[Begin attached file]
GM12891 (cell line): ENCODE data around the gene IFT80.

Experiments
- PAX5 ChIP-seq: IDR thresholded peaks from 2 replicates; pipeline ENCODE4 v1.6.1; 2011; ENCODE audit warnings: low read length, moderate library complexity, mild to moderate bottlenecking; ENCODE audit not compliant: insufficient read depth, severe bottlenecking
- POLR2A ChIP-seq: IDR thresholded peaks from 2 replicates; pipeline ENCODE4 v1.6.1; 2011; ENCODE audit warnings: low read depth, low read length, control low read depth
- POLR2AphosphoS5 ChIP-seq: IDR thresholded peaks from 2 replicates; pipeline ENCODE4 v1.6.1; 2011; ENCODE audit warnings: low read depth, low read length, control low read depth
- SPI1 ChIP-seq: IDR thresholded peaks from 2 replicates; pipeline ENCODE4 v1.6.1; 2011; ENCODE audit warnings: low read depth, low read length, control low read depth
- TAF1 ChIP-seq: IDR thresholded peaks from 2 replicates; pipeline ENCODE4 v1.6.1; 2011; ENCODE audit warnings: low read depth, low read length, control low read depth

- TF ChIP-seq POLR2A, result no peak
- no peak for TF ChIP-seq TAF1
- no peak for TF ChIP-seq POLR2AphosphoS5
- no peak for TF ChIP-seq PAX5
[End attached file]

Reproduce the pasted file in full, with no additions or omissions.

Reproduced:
GM12891 (cell line): ENCODE data around the gene IFT80.

Experiments
- PAX5 ChIP-seq: IDR thresholded peaks from 2 replicates; pipeline ENCODE4 v1.6.1; 2011; ENCODE audit warnings: low read length, moderate library complexity, mild to moderate bottlenecking; ENCODE audit not compliant: insufficient read depth, severe bottlenecking
- POLR2A ChIP-seq: IDR thresholded peaks from 2 replicates; pipeline ENCODE4 v1.6.1; 2011; ENCODE audit warnings: low read depth, low read length, control low read depth
- POLR2AphosphoS5 ChIP-seq: IDR thresholded peaks from 2 replicates; pipeline ENCODE4 v1.6.1; 2011; ENCODE audit warnings: low read depth, low read length, control low read depth
- SPI1 ChIP-seq: IDR thresholded peaks from 2 replicates; pipeline ENCODE4 v1.6.1; 2011; ENCODE audit warnings: low read depth, low read length, control low read depth
- TAF1 ChIP-seq: IDR thresholded peaks from 2 replicates; pipeline ENCODE4 v1.6.1; 2011; ENCODE audit warnings: low read depth, low read length, control low read depth

- TF ChIP-seq POLR2A, result no peak
- no peak for TF ChIP-seq TAF1
- no peak for TF ChIP-seq POLR2AphosphoS5
- no peak for TF ChIP-seq PAX5